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ID on my first water image

 
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scitch



Joined: 29 May 2010
Posts: 461

PostPosted: Sat Sep 04, 2010 12:53 am    Post subject: ID on my first water image Reply with quote

I was playing with a new microscope and looking at some water from my daughter's aquarium with just two small water snails in it. I came across an interesting specimen so I rigged an adapter for the photo tube and did a stack of 4 images. Didn't come out great, but I hadn't intended to take any pictures when I set it up (on carpet).

I was hoping to find out what this is.

Mike

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Charles Krebs



Joined: 01 Aug 2006
Posts: 5805
Location: Issaquah, WA USA

PostPosted: Sat Sep 04, 2010 9:59 am    Post subject: Reply with quote

Looks like a a chain of diatoms. (Lots of dust on that sensor! Sad Wink )
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rjlittlefield
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Joined: 01 Aug 2006
Posts: 19177
Location: Richland, Washington State, USA

PostPosted: Sat Sep 04, 2010 10:44 am    Post subject: Reply with quote

Dust on the sensor? I don't follow, sorry.

What I notice are the circular blobs with alternating light/dark halos. But I'm thinking that those are out-of-focus specks on the slide, not the sensor.

Have I missed something?

--Rik
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scitch



Joined: 29 May 2010
Posts: 461

PostPosted: Sat Sep 04, 2010 11:11 am    Post subject: Reply with quote

I think you're both right. This is a microscope that sat around for a long, long time and I was just testing it. Tom Jones is going to help me fix it up and give it to a teacher.
But there was also tracks from the stacking. I assume that the not-streaked spots are dust on the eyepiece, prism, objectives, and slide. Could also be other OOF specimens since I didn't have a cover slip handy. Most of the dust is visible to the eye but I have a history of dirty sensor too.

I'm on my cell phone, so I can't tell if all of the sensor dust trails were cropped or not.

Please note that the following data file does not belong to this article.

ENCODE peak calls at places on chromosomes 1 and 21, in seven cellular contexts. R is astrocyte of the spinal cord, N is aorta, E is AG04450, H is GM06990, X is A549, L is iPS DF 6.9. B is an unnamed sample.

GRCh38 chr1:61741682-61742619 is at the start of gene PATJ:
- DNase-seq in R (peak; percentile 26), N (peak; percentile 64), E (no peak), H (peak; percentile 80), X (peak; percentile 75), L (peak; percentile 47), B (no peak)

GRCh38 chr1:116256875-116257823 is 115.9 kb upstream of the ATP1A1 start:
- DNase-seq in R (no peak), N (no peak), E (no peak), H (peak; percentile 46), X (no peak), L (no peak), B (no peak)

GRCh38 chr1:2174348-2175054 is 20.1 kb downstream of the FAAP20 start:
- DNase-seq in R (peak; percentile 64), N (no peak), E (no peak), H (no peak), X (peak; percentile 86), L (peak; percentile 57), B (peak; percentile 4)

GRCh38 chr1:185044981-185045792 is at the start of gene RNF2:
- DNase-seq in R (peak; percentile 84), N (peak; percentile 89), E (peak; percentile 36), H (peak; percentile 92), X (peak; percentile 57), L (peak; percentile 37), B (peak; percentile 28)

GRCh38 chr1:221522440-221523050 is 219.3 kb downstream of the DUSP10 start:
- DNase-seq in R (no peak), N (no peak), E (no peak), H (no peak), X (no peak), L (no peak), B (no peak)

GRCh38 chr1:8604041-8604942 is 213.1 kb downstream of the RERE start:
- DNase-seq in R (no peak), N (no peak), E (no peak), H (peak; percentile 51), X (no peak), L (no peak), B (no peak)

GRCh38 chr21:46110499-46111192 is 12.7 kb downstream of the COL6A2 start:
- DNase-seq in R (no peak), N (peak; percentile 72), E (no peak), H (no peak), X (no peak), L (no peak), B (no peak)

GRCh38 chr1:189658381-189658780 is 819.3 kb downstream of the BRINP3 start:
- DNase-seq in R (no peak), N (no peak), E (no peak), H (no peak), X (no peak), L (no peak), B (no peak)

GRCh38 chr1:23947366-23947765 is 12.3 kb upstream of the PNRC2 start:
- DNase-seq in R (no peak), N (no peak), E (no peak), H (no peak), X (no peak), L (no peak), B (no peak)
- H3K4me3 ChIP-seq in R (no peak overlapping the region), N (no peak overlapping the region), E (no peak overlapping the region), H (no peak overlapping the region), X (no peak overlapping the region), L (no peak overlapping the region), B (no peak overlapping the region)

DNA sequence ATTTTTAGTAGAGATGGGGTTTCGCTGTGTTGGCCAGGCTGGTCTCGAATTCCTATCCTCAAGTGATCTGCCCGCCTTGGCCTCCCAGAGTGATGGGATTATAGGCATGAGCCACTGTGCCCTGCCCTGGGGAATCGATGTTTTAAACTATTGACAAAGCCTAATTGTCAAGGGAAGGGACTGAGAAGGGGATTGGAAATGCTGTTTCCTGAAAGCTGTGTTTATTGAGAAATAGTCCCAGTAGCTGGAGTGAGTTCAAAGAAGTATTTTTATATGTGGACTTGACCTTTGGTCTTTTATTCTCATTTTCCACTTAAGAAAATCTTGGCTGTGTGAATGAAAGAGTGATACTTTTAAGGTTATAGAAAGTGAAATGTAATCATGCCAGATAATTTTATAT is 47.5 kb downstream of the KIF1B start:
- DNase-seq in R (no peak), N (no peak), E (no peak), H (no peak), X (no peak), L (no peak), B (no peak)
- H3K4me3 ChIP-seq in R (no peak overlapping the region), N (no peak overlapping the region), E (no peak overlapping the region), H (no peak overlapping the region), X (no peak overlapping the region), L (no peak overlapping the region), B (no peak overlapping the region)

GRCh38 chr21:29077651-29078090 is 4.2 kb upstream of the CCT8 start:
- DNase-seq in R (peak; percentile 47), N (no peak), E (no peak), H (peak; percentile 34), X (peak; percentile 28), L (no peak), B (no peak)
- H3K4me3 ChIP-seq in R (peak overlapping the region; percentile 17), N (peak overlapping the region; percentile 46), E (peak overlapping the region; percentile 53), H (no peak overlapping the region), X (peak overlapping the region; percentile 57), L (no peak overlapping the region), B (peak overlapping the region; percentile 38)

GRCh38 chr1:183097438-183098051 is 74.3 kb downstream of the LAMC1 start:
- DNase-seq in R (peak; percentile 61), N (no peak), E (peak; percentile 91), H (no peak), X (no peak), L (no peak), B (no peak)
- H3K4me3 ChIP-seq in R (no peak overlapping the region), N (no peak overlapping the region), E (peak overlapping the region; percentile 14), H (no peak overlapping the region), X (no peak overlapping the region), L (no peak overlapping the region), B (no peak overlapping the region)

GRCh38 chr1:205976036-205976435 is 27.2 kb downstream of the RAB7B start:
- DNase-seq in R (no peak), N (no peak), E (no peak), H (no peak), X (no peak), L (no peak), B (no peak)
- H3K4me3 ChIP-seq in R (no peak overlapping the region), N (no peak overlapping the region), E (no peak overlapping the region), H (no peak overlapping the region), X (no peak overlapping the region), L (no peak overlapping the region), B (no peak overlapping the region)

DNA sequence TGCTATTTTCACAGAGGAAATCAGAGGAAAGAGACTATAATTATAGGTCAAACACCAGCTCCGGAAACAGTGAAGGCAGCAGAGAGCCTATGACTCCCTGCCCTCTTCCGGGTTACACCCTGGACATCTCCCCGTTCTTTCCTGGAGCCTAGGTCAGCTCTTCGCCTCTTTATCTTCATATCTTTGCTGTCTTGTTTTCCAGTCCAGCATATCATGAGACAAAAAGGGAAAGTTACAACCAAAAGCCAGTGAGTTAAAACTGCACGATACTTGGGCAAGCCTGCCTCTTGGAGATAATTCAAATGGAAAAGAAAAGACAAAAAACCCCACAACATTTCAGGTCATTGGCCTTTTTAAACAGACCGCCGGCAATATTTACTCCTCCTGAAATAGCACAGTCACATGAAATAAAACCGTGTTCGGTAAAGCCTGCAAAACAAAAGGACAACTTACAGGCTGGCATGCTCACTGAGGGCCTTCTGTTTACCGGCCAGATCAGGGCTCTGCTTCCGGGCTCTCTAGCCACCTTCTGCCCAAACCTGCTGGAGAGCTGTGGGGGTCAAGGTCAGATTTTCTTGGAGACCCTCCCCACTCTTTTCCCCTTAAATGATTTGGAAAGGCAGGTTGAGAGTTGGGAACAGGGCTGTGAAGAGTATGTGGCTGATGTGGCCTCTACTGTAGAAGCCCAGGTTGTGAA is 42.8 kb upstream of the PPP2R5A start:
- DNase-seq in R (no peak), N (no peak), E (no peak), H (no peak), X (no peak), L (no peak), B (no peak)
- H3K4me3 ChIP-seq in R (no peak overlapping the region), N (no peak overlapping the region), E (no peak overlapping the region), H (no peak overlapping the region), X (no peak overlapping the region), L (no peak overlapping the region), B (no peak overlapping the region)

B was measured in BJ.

Thanks for the ID.

Mike
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scitch



Joined: 29 May 2010
Posts: 461

PostPosted: Sat Sep 04, 2010 5:42 pm    Post subject: Reply with quote

I thought that the previous picture of the diatoms may not have been very crisp because of the lack of a cover slip so I added one and did some more photos. What do you think? Still not great, but the setup is still wobbly and I'm within that exposure time range that causes the most error due to vibration (1/3 second).

Here's a similar string of diatoms with some spot healing brush applied:



Here's a different subject whose ID is unknown to me:



Mike
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Mitch640



Joined: 15 Aug 2010
Posts: 2137

PostPosted: Wed Sep 08, 2010 4:48 pm    Post subject: Reply with quote

Can't help with the ID Mike, but being a noob myself, I have found that the more time you spend on the details, the better the images get. When your looking through the scope, whatever does not move, is dust. Turn the eyepiece lens in the tube, turn the camera in the dapter, move the slide around, turn the turret to another lens. And if it still doesn't move, then it's on the sensor.

I am finding that taking the time to clean, clean, and clean again, is the only way to get nice shots. I live in a dusty house, no help for it, unless I move, but cleaning slides and cloverslips just before I record or shoot helps a lot. I bought a nice microfiber cloth and lens cleaning fluid in a little squirt bottle for use with my cameras when I was really into more conventional shooting, and I now use it for cleaning the lenses on my scope, the slides and so on, instead of camera lenses. Coverslips I throw away, since they are cheap and hard to clean right.

If your old scope is really dirty, you might never get it all though. In that case, replacement oculars and objectives are not that expensive. You can replace them if it seems worth it. I gave up smoking a few years ago, but smoke will coat any piece of glass in record time, including sensors, lenses, slides and coverslips. It hunts glass out like metal filings to a magnet. You could also contact the company for a professional cleaning and refurb.
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